- The Washington Times - Sunday, September 17, 2006


Spinach was absent from grocery store shelves, restaurant menus and family refrigerators yesterday after an outbreak of E. coli led a California company to recall packages of the leafy green from across North America.

Federal health officials linked prepackaged spinach distributed by Natural Selection Foods LLC throughout the United States, Canada and Mexico to the ongoing outbreak, which has killed one person and sickened nearly 100 others in 20 states. There are no known foreign cases.

Food and Drug Administration officials said food poisoning victims reported eating Natural Selection Foods spinach before getting sick.

The officials stressed that the bacteria had not been isolated in products sold by the holding company, based in San Juan Bautista, Calif., and known for Earthbound Farm and other brands. As the investigation continues, other brands might be implicated.

Prepackaged spinach in recent years has soared in popularity, particularly among women older than 40, according to the Agriculture Department.

Each year, consumers buy more than 500 million pounds of triple-washed raw spinach, packaged in cellophane bags and clamshell boxes.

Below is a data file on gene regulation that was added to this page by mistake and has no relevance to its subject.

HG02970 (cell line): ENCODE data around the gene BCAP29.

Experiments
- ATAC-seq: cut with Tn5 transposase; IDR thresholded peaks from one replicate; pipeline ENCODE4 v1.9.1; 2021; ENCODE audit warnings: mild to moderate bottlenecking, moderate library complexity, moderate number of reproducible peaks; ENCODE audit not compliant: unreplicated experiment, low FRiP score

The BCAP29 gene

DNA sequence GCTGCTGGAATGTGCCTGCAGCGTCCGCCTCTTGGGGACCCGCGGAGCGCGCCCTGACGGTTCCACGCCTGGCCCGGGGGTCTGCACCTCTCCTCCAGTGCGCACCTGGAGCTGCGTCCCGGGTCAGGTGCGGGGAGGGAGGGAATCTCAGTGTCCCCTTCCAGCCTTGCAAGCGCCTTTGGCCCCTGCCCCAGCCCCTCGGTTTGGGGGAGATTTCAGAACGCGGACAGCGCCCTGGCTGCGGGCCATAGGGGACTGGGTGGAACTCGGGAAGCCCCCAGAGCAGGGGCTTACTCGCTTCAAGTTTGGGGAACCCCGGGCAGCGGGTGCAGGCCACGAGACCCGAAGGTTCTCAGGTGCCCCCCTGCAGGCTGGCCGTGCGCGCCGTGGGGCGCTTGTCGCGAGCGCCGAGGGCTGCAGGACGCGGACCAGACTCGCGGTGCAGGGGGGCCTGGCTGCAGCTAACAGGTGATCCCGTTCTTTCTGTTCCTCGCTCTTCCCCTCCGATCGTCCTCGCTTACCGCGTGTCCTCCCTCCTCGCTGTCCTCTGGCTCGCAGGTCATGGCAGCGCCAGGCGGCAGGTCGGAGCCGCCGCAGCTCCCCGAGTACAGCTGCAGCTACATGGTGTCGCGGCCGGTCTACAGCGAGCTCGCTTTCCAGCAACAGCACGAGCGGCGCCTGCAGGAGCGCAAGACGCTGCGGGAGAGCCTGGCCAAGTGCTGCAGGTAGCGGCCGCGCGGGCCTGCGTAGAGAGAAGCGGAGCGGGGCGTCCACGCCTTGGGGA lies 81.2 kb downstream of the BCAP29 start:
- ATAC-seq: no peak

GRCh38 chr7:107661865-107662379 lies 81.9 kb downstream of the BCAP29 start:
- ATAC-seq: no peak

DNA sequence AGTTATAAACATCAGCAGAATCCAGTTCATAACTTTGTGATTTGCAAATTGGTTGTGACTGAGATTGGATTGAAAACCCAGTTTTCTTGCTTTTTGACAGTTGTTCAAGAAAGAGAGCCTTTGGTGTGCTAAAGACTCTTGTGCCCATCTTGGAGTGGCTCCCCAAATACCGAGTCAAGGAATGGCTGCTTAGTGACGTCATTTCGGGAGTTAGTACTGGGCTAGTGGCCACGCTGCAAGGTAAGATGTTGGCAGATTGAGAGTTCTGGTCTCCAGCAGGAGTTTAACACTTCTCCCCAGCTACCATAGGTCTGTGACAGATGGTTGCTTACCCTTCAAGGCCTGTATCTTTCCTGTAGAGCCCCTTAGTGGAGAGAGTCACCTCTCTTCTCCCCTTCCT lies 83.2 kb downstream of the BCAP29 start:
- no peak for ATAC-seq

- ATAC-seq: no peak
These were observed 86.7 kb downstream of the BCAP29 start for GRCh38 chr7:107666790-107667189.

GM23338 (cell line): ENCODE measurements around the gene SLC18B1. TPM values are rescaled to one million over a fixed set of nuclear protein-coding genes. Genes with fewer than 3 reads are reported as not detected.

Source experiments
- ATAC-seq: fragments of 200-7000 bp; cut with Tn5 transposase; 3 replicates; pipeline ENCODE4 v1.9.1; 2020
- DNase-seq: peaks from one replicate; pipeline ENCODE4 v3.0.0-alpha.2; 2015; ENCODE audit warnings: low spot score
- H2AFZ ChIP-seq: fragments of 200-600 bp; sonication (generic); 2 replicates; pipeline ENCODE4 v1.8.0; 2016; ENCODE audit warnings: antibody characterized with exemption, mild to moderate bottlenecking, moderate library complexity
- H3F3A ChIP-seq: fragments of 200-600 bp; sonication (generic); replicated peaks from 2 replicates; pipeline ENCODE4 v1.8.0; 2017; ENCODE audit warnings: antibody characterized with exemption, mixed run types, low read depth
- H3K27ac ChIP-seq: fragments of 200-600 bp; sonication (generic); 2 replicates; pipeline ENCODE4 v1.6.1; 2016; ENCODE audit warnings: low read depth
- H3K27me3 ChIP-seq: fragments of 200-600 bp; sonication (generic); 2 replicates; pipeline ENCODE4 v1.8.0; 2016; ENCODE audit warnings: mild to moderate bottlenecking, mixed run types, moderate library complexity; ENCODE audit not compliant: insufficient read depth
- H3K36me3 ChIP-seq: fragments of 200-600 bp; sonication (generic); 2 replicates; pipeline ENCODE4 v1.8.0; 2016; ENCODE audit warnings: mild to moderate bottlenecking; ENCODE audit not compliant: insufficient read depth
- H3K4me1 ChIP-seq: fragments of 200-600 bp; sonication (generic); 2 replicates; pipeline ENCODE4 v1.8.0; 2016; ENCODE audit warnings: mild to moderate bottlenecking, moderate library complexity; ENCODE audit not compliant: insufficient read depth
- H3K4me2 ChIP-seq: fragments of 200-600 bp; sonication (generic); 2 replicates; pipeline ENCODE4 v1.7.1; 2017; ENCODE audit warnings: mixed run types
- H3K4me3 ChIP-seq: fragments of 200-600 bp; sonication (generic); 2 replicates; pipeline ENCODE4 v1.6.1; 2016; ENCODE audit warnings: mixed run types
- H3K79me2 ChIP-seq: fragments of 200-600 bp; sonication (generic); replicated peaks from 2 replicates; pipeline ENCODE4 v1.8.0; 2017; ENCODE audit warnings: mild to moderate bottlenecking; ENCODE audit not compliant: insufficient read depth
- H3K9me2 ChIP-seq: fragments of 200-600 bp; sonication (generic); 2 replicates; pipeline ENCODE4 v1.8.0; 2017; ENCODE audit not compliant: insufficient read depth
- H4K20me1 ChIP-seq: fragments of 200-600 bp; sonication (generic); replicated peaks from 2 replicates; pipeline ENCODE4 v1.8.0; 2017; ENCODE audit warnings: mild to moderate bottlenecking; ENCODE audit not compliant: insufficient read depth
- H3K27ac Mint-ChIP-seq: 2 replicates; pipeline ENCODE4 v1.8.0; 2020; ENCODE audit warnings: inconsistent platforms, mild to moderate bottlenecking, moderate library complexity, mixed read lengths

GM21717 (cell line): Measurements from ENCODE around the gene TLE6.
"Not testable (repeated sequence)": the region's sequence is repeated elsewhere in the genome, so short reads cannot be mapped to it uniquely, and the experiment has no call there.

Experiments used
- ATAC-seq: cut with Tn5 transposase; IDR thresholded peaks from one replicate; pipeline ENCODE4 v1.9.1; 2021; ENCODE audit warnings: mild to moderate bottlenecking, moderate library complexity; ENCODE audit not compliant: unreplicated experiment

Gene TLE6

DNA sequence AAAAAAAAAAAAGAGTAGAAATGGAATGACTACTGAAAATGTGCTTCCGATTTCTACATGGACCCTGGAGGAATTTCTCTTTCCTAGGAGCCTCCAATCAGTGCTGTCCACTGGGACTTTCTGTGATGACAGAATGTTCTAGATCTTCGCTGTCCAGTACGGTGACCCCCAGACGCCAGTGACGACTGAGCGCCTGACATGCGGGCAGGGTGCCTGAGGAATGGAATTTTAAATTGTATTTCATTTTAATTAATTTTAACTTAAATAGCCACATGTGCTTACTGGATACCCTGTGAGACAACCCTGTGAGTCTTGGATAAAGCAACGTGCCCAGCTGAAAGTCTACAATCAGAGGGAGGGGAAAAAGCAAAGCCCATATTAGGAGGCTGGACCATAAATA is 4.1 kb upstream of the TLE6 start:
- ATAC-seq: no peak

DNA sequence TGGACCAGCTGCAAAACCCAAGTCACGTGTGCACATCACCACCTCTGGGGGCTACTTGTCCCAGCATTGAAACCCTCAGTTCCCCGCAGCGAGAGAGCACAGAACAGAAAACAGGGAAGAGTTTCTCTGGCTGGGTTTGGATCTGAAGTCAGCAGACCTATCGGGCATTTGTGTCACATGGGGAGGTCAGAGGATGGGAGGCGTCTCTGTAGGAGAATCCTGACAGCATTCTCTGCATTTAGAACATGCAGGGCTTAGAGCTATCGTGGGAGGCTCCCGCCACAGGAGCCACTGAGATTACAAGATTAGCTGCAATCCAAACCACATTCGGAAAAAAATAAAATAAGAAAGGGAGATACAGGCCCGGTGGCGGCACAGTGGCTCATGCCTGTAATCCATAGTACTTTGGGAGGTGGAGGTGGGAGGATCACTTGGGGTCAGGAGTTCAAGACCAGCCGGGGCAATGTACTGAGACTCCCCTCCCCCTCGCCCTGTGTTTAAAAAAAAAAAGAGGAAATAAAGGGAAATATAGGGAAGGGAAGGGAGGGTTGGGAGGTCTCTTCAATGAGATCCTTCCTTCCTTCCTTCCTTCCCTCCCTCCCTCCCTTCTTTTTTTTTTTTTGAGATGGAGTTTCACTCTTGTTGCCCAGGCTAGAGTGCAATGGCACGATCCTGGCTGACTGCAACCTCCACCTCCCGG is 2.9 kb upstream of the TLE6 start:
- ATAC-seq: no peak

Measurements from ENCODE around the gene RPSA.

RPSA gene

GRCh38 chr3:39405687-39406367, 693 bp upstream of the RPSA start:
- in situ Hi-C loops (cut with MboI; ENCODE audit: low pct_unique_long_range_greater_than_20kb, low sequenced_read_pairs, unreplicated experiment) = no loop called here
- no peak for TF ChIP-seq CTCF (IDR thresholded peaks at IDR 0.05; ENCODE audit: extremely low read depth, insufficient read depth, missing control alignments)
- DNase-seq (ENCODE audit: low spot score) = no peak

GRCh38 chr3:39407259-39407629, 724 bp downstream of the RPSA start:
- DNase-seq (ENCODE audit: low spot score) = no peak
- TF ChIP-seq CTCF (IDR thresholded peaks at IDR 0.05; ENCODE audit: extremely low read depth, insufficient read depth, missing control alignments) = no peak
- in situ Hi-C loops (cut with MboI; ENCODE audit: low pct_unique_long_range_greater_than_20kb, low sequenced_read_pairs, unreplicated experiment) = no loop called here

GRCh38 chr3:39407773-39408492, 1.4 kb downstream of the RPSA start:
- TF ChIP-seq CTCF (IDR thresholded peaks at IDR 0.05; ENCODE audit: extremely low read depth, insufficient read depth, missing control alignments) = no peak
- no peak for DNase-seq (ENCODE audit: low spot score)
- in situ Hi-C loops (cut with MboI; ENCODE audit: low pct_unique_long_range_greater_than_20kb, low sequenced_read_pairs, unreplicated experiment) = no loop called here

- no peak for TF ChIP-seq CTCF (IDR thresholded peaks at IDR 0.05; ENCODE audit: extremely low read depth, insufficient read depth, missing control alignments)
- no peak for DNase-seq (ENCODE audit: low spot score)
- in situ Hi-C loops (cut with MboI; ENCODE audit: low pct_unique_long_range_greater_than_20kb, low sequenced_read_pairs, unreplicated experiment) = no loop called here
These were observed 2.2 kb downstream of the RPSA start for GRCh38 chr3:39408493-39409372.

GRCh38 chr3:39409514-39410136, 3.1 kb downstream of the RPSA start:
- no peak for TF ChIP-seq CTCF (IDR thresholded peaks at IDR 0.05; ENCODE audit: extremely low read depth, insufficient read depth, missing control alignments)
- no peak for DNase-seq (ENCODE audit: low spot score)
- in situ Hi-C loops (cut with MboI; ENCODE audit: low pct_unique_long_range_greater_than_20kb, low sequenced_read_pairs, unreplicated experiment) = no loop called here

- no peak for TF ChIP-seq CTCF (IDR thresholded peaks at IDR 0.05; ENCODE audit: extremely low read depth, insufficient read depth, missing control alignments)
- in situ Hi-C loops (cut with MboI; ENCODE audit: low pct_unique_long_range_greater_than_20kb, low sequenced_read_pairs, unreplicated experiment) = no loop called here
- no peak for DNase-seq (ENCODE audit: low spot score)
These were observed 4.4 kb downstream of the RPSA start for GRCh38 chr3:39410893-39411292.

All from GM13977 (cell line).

The recall earned the praise of Tom Stenzel, president and chief executive officer of the United Fresh Produce Association.

“The FDA investigation and the voluntary action taken by Natural Selection Foods LLC help narrow concern about any continuing risk, and begins to ensure that product that may be potentially contaminated is removed completely from the food supply,” Mr. Stenzel said.

Meanwhile, a Seattle law firm said it planned to add Natural Selection Foods tomorrow to federal lawsuits already filed in Wisconsin and Oregon that named other spinach producers.

Not all strains of E. coli cause illness. Laboratory analysis has confirmed that the same strain, called O157:H7, is responsible for the current outbreak.

The spinach could have been contaminated in the field or during processing, according to the Centers for Disease Control and Prevention (CDC). Boiling contaminated spinach can kill the bacteria, but washing will not eliminate it.

Wisconsin accounted for 29 illnesses, about one-third of the cases, including the lone death. The victim’s son identified her as Marion Graff, 77, of Manitowoc, who died of kidney failure Sept. 7.



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